Murphy unveils single-payer health plan in gubernatorial run

Health care may seem like a natural stomping ground for a former registered nurse turned state legislator, but sometimes the genesis of one's political career is much more intimate in scope.

Gubernatorial candidate Erin Murphy stopped by Sage on Laurel in downtown Brainerd Thursday, July 12, to discuss her sweeping health care proposal -- a statewide single-payer plan. Gabriel Lagarde / Brainerd Dispatch
Gubernatorial candidate Erin Murphy stopped by Sage on Laurel in downtown Brainerd Thursday, July 12, to discuss her sweeping health care proposal -- a statewide single-payer plan. Gabriel Lagarde / Brainerd Dispatch

Health care may seem like a natural stomping ground for a former registered nurse turned state legislator, but sometimes the genesis of one's political career is much more intimate in scope.

State Rep. Erin Murphy, DFL-St. Paul, visited Sage on Laurel in downtown Brainerd the morning of Thursday, July 12-another stop on her campaign for governor and another presentation of her proposal for a statewide single-payer health care plan. Local DFL politicos flanked her-from former state Rep. John Ward, to District 9A candidate Alex Hering, with a host of local activists and political organizers waiting in the wings.

Less than 15 years ago, Murphy didn't consider a career in politics a realistic proposition, she told the Dispatch during a phone interview.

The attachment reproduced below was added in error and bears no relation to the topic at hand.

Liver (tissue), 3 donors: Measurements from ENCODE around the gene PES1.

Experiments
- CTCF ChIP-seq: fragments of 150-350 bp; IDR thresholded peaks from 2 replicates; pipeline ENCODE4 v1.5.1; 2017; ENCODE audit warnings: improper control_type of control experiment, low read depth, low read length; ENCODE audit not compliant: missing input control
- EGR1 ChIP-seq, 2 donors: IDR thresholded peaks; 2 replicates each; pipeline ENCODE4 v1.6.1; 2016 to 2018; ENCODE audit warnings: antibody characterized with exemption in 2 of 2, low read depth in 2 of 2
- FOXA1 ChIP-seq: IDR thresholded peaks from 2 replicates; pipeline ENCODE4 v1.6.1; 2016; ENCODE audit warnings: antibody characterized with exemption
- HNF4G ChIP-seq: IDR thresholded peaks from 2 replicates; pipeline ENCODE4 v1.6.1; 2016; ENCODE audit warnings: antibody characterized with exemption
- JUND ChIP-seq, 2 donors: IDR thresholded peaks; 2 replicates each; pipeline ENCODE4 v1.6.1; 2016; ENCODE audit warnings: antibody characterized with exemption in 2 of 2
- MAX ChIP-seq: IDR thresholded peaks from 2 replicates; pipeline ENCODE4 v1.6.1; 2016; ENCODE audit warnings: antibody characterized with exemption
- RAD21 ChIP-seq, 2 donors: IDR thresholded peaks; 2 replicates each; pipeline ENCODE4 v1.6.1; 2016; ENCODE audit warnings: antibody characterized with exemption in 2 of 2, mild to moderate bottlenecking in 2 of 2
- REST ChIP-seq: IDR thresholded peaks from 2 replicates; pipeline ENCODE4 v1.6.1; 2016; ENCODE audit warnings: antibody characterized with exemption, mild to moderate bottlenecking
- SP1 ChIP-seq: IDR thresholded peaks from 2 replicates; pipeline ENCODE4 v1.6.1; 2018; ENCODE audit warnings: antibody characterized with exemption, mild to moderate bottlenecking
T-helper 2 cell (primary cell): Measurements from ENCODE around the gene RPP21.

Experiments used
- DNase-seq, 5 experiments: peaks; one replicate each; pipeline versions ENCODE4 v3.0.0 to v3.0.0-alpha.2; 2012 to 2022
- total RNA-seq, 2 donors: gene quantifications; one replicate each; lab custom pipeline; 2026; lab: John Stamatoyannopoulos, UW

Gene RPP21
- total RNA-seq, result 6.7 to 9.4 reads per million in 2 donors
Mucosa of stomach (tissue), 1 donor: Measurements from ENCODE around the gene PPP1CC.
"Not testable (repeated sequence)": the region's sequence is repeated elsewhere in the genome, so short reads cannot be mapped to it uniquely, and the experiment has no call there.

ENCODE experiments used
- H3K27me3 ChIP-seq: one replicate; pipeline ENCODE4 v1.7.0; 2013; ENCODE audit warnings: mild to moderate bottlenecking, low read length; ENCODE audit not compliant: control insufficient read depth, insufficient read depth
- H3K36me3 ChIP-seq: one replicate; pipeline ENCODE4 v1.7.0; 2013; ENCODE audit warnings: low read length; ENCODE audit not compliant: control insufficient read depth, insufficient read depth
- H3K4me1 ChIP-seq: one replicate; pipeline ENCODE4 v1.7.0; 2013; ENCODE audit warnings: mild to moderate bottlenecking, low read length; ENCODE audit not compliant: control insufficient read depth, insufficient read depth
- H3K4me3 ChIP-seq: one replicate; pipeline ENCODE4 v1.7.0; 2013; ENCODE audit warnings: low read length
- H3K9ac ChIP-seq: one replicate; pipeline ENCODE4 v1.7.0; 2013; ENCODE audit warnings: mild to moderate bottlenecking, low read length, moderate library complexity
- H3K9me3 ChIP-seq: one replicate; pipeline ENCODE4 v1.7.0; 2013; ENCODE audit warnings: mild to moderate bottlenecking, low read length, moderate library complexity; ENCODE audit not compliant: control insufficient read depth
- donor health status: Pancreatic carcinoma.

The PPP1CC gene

She grew up in a civic-minded family, sure, but it wasn't until her own mother took on an activist role that a life in politics became a reality-in more ways than one. Plagued by a persistent cough during the election season, Murphy's mother was diagnosed with breast cancer in 2004. Her simultaneous struggles with malignant cells and a tricky health care system had a profound effect on her daughter.

"I spent the next 11 months going back to Janesville (Wis.) and taking care of my mom. ... And she had really good health care coverage, but she had to fight to get the care she needed and that's actually why I ran for office," Murphy said. "At (my mother's funeral), her sister said, 'You should do something about that.' I decided after that to run for the House."


And so, Murphy followed her aunt's advice and took up the mantle of politics-championing, in particular, people's need for quality, affordable health care. What resulted was six terms in the state Legislature, with a stint as the House majority leader in 2013-14, and now a party-endorsed run for the state's highest executive office.